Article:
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Home Housing & Finance Tips on Changing Money
Tips on Changing Money
Housing & Finance
It's generally less problematic to wait until arrival and using your debit or credit card in a local cash machine, which can be found everywhere in most towns. In recent years the official exchange rates have been close to market value, so official exchange rates can provide amounts similar to, or better than, unofficial ones. The airports in Beijing and Shanghai have cash machines which accept most international debit/credit cards.

Be sure to check for the Plus or Cirrus
symbols (whichever your bank supports), as there are many ATMs which are not linked to international networks and may retain your card, a very unpleasant prospect.

If you have trouble because the ATM requires a 6 digit PIN and you only have 4 digits, try 2 leading zeroes (although this may not be necessary - try your actual PIN first)! Also, when venturing into more remote regions it is advisable to carry sufficient cash, as ATMs with international network access may not be available. If you find yourself in a town with a
Bank of China branch but no international network-capable ATM it may be possible to get a cash advance on a credit card inside the bank.

Just ask.Foreign currency and/or traveller's cheques
can be exchanged into RMB in most hotels and
banks with varying levels of difficulty, and you will be required to show a passport or identification. Your signature on your passport will be compared with the signature on the traveller's cheques, and your
cheques and passport itself may be scrutinized to be sure of authenticity. If the signatures aren't an exact match you may be denied. Providing a receipt with a matching signature may help.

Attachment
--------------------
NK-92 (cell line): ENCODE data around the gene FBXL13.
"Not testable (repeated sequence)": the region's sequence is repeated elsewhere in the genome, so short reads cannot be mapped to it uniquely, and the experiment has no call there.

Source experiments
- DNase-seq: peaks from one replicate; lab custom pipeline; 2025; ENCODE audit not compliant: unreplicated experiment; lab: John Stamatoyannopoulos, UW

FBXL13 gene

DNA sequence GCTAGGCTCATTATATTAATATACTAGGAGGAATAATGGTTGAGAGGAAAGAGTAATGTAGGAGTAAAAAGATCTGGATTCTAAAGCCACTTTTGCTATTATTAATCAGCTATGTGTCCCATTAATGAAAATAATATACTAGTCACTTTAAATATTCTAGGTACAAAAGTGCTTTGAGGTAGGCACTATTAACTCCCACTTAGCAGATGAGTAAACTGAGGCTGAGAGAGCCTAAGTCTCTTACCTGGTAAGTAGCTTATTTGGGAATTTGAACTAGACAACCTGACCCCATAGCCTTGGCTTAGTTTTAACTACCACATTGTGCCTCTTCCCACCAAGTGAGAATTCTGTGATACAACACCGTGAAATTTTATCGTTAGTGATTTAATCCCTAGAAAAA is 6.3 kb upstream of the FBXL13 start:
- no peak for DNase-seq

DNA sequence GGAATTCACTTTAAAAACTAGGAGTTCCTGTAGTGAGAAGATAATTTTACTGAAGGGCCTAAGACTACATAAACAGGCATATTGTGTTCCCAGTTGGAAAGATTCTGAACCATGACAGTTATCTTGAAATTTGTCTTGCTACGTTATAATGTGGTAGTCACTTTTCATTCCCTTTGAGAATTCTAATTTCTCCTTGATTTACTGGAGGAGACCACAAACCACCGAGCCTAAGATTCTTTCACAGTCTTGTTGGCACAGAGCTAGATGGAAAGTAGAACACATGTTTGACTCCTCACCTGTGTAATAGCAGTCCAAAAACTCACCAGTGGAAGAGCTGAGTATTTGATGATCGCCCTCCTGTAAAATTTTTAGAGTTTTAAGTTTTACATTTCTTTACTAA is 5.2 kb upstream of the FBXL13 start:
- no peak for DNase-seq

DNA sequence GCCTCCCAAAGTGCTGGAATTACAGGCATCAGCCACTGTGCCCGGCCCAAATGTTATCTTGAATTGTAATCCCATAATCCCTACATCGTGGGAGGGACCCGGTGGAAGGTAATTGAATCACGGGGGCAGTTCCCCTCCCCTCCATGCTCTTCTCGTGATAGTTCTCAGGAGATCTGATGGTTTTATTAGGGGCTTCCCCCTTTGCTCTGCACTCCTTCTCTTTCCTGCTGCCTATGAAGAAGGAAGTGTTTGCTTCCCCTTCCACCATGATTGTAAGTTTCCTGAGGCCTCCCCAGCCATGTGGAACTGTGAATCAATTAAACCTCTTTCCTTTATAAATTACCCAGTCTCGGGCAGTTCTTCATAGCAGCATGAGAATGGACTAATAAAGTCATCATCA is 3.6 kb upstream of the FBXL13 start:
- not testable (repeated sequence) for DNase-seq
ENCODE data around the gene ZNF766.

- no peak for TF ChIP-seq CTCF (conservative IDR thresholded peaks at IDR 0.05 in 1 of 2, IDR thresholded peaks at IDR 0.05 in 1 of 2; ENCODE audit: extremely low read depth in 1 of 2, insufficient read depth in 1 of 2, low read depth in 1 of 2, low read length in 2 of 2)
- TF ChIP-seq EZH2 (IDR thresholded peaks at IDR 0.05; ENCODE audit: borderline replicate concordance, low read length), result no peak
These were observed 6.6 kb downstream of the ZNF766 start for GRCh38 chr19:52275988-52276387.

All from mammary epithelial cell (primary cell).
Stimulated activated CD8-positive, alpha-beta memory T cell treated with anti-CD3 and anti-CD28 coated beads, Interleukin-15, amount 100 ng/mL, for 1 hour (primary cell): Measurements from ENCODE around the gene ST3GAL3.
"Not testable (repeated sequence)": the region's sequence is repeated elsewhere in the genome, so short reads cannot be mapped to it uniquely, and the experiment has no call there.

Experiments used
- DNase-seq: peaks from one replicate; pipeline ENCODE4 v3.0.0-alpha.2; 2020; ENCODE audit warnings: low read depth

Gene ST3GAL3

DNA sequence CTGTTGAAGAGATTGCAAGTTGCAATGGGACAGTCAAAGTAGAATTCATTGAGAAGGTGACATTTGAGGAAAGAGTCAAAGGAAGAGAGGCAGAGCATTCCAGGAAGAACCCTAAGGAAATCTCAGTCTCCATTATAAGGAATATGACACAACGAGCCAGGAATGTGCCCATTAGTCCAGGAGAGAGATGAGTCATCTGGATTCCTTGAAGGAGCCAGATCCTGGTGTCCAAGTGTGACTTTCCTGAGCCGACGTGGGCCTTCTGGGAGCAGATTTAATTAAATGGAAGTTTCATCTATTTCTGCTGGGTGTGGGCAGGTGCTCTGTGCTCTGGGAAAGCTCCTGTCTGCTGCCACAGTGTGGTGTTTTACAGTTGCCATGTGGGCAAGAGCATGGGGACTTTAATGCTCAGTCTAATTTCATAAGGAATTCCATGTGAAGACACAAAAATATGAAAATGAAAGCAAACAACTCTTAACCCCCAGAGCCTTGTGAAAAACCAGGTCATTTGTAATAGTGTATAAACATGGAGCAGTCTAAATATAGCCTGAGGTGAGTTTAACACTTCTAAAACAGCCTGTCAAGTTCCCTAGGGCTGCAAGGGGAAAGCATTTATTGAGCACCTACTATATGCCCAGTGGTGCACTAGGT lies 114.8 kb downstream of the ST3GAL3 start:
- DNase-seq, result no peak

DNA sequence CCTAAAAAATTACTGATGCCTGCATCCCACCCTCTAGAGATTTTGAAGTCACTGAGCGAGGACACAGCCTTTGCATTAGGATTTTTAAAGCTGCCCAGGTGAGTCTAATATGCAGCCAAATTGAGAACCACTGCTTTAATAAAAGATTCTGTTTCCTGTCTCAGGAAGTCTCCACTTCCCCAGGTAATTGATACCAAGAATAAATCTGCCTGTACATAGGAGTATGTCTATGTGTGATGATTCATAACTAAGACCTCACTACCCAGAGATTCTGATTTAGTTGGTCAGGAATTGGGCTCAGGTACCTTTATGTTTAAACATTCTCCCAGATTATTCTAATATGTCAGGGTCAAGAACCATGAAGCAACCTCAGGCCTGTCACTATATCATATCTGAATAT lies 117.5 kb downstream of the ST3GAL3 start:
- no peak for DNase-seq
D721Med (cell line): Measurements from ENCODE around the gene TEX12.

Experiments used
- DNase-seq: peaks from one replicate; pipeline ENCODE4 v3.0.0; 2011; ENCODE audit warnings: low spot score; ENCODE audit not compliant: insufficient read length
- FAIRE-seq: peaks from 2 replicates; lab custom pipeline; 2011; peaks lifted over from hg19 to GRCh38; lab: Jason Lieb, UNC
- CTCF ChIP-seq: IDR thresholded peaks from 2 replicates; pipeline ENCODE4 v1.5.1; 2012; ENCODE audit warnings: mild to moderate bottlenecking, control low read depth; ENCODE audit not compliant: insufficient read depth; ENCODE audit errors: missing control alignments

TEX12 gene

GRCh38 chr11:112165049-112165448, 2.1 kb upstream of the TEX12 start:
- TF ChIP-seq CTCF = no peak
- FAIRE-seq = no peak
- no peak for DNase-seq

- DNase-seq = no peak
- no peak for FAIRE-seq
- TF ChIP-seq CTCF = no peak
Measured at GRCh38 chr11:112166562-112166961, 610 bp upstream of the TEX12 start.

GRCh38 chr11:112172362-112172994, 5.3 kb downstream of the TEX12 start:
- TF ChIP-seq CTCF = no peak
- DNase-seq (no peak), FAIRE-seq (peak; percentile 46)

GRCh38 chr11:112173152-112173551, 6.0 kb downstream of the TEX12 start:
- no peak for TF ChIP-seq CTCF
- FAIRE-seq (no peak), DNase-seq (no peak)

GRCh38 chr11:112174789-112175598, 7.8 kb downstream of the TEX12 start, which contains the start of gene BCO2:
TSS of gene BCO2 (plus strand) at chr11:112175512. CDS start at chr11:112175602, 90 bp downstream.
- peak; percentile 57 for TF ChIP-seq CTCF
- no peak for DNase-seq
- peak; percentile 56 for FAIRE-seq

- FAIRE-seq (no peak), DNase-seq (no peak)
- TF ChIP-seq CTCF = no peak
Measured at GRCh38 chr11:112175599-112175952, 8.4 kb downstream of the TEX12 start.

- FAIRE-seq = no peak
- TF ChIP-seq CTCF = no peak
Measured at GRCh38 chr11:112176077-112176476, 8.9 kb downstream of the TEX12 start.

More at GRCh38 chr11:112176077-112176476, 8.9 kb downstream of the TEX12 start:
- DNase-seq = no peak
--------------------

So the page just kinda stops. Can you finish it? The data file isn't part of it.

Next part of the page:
Exchanging US currency for RMB can be much
simpler, but expect the bills to be heavily scrutinized before the exchange is processed. Opportunities to
buy RMB before entering China, for example when coming overland from Hong Kong or Vietnam, should
be taken, as the rates are better. The same is true going the other way - selling just across the border will often net a more favourable rate. Also, most banks will allow you to get a
cash advance via a debit or credit card. It's useful to carry an international currency such
as British Pounds, US Dollars, or Japanese Yen to fall back on should you not have
access to a cash machine.

Keep all your exchange receipts
as you will need them to exchange RMB back into your original currency. This includes cash withdrawals from ATMs, and any other exchange medium. Exchanging currency outside of official channels (i.e. if you lose your receipts) is technically illegal。

It will be much easier if you have an dual-currency account with the Bank of China - opened at the branch from which you plan to get your money. Electronic transfers to dual currency accounts incur no or very low fees although it still will take about one week. All you need to start is your passport and visa and a small initial deposit (can be RMB) plus the new-account fee (¥10-20).

Western Union have deals with China
Agricultural Bank and with China Post so there are a lot of Western Union signs around.
This is what overseas Chinese sending money to relatives, or expats sending money out of China, generally use.

Opening a bank account in China - especially an RMB-only account - is a very
straightforward process. You only need your passport with a valid visa (tourist visas are acceptable). For long-term travel or residence, a Chinese bank account is a very good idea. Your ID and PIN are required for withdrawals at the counter although deposits can be made no questions asked if you have the bank book they issued with your account. Banks
usually charge a fee (around 1%) for depositing and withdrawing money in a different city than the one you opened your account in. Atms are now present in almost all towns and cities except in the most remote areas. Many ATMs accept Visa, Mastercard, AMEX,
Maestro, and Plus debit and credit cards although some only accept Union Pay cards

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